(Okay, first I have to give you the not-so-good news: the job market is highly competitive out there!)
Good News #1: Jobs ARE still being filled in the public job market, meaning those positions posted publicly: on a company website, on job boards, or as social media postings on sites such as LinkedIn and Facebook. They take longer to fill and candidates will most likely not hear back unless they are seriously being considered. The key to success: these positions are filled by matching the skills listed in the job posting with those on your résumé.
In kindergarten, did you ever have an assignment to draw lines matching an object in column A with an object in column B? Either the letter “C” and car or a sheep and a lamb? Well, job seekers need to “draw pictures” for hiring managers too, in a much more powerful way. Even the best résumé doesn’t do this. Far from it!
Tricks for Good News #1:
- Add this innovative – yet professional – technique. Create a one page “Job Description Profile” to be included as the summary and top page of your résumé, in the same Word or PDF document. In a two-column table, list the key requirements or specifications of the job – one per row – in the left column. Then in the right column, match your skills, experiences, and training to the requirements. Note: There is an entire chapter in my book devoted to this technique and a free download of a template to copy.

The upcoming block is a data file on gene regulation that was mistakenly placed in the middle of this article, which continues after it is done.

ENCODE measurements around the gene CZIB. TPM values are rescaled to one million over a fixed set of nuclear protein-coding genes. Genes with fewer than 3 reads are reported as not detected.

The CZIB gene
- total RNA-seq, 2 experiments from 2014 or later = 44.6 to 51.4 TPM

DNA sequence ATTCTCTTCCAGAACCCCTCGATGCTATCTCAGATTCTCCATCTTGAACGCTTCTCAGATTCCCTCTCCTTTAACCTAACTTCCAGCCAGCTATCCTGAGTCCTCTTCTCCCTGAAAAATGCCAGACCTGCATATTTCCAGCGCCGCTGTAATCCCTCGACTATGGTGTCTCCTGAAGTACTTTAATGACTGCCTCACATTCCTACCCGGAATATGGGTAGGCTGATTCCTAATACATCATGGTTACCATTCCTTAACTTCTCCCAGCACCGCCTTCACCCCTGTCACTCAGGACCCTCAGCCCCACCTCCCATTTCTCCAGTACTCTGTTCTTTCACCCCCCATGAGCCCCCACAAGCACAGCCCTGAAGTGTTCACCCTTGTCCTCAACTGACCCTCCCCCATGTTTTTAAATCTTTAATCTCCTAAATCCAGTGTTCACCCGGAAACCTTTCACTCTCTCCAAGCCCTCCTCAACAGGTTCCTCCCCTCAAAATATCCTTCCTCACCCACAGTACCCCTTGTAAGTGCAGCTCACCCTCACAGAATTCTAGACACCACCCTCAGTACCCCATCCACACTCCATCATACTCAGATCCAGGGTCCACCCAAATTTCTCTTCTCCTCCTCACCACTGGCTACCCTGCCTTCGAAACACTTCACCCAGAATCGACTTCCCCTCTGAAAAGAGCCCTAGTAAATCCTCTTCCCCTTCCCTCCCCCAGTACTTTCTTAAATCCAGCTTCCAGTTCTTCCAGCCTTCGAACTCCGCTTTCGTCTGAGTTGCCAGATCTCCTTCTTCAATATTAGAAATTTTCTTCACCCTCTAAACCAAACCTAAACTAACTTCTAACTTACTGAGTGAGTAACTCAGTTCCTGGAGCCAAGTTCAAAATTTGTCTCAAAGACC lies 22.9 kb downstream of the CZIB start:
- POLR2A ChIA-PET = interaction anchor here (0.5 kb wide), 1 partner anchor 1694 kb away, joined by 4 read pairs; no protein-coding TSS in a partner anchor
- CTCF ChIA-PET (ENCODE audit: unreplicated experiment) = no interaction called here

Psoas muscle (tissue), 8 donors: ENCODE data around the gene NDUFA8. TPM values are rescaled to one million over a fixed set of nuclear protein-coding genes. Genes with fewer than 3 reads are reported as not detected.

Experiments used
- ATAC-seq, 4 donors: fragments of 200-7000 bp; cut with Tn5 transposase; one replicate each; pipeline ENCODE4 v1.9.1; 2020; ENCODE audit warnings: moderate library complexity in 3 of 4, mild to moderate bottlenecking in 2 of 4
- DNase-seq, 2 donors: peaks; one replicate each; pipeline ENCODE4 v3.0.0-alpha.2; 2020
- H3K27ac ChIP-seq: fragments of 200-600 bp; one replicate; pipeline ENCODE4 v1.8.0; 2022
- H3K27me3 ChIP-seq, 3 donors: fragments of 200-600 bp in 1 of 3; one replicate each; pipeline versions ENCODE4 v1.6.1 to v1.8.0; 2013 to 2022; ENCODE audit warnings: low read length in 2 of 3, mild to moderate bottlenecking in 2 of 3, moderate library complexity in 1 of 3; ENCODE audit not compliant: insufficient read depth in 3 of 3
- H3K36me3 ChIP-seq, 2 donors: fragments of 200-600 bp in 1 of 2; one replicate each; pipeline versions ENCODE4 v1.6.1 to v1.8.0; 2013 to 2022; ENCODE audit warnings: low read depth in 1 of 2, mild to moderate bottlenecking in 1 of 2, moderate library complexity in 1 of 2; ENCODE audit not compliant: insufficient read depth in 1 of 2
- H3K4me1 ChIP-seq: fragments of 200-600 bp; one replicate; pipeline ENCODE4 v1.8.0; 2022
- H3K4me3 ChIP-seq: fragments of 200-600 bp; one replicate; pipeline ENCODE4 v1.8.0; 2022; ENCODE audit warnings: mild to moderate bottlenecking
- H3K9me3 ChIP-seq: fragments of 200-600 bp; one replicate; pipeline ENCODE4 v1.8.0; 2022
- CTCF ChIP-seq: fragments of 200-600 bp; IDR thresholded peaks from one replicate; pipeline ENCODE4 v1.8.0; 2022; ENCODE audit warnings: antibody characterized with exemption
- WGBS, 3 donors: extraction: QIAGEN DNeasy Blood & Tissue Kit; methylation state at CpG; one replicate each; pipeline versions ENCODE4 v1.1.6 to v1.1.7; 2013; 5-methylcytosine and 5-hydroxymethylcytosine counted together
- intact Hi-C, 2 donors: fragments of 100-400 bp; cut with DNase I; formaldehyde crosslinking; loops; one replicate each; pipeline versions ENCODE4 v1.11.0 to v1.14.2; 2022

- In your cover letter – required for every application – do NOT simply regurgitate your résumé. DO pull out 3 reasons why you are an excellent fit for their position, from your Job Description Profile. Subtlety is not necessary; punch the reader between the eyes! Show them that you are not only a good fit, but that you have carefully studied the specifications in the job description.
Good News #2: The hidden job market is still vibrant and important. NOTE: These jobs are often the same jobs posted on the public market, but the way they are filled is “hidden.” Most companies are required or have the desire to post all of their positions publicly. However, the decision-making process may be heavily weighted toward the hidden job process. In this case, jobs are filled based on internal/employee referral programs, internal promotions or lateral moves to develop an existing employee, or some other process.
Good news to job seekers who are actively networking within their company or community! It is also good news for those candidates who are not exact skills matches because they have the chance to be evaluated or interviewed based on a recommendation.
Maria, whom I met recently at a networking event, has a clear job goal and has been job searching for 6 months. However she said, “I don’t apply on job boards or company sites since I don’t believe I will ever find a job that way.” She IS networking and having many meetings with people who could influence an interviewing or hiring decision. Maria is missing a key fact: she needs to do both. When she sees a position posted on Company XYZ’s website or on a job board, she needs to submit a GREAT application (the public market). AND (not or!) she should work her network to find somebody who can do two things: get Maria’s candidate packet on the hiring manager’s desk and recommend her.
Job seekers, whether you are looking within your company or externally, broaden your “mix” of job search activities to include the attributes of both the public and hidden job markets.